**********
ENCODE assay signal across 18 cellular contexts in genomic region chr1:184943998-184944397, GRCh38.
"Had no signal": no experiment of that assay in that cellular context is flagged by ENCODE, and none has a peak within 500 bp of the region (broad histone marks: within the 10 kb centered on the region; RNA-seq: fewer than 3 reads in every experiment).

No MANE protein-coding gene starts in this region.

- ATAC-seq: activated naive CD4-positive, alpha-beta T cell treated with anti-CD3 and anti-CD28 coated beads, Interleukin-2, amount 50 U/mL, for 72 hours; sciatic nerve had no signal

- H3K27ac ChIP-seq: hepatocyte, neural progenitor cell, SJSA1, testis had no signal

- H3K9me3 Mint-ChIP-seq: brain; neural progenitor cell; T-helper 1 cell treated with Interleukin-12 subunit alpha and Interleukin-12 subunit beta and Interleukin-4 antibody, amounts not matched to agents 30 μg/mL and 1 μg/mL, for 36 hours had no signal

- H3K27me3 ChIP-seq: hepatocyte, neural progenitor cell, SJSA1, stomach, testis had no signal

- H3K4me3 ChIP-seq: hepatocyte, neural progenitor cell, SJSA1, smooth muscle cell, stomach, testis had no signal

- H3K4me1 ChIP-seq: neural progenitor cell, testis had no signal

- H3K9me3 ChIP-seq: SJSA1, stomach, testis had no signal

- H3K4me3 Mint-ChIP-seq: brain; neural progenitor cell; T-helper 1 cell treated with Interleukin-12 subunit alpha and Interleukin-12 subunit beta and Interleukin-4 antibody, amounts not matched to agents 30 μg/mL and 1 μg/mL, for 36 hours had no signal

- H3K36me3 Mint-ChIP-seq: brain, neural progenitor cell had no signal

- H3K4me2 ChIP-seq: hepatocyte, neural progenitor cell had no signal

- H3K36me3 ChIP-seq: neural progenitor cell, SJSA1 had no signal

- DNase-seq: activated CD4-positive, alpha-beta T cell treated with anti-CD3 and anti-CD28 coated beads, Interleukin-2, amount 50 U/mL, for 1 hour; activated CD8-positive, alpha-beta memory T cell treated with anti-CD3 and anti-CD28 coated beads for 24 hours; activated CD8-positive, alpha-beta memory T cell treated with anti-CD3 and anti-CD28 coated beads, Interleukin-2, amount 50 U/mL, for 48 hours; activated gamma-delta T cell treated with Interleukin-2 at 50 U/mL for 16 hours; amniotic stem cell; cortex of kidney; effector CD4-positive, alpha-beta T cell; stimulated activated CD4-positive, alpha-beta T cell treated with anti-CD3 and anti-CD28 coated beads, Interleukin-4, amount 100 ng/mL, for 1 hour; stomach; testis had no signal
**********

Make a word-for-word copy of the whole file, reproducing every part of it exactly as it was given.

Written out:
ENCODE assay signal across 18 cellular contexts in genomic region chr1:184943998-184944397, GRCh38.
"Had no signal": no experiment of that assay in that cellular context is flagged by ENCODE, and none has a peak within 500 bp of the region (broad histone marks: within the 10 kb centered on the region; RNA-seq: fewer than 3 reads in every experiment).

No MANE protein-coding gene starts in this region.

- ATAC-seq: activated naive CD4-positive, alpha-beta T cell treated with anti-CD3 and anti-CD28 coated beads, Interleukin-2, amount 50 U/mL, for 72 hours; sciatic nerve had no signal

- H3K27ac ChIP-seq: hepatocyte, neural progenitor cell, SJSA1, testis had no signal

- H3K9me3 Mint-ChIP-seq: brain; neural progenitor cell; T-helper 1 cell treated with Interleukin-12 subunit alpha and Interleukin-12 subunit beta and Interleukin-4 antibody, amounts not matched to agents 30 μg/mL and 1 μg/mL, for 36 hours had no signal

- H3K27me3 ChIP-seq: hepatocyte, neural progenitor cell, SJSA1, stomach, testis had no signal

- H3K4me3 ChIP-seq: hepatocyte, neural progenitor cell, SJSA1, smooth muscle cell, stomach, testis had no signal

- H3K4me1 ChIP-seq: neural progenitor cell, testis had no signal

- H3K9me3 ChIP-seq: SJSA1, stomach, testis had no signal

- H3K4me3 Mint-ChIP-seq: brain; neural progenitor cell; T-helper 1 cell treated with Interleukin-12 subunit alpha and Interleukin-12 subunit beta and Interleukin-4 antibody, amounts not matched to agents 30 μg/mL and 1 μg/mL, for 36 hours had no signal

- H3K36me3 Mint-ChIP-seq: brain, neural progenitor cell had no signal

- H3K4me2 ChIP-seq: hepatocyte, neural progenitor cell had no signal

- H3K36me3 ChIP-seq: neural progenitor cell, SJSA1 had no signal

- DNase-seq: activated CD4-positive, alpha-beta T cell treated with anti-CD3 and anti-CD28 coated beads, Interleukin-2, amount 50 U/mL, for 1 hour; activated CD8-positive, alpha-beta memory T cell treated with anti-CD3 and anti-CD28 coated beads for 24 hours; activated CD8-positive, alpha-beta memory T cell treated with anti-CD3 and anti-CD28 coated beads, Interleukin-2, amount 50 U/mL, for 48 hours; activated gamma-delta T cell treated with Interleukin-2 at 50 U/mL for 16 hours; amniotic stem cell; cortex of kidney; effector CD4-positive, alpha-beta T cell; stimulated activated CD4-positive, alpha-beta T cell treated with anti-CD3 and anti-CD28 coated beads, Interleukin-4, amount 100 ng/mL, for 1 hour; stomach; testis had no signal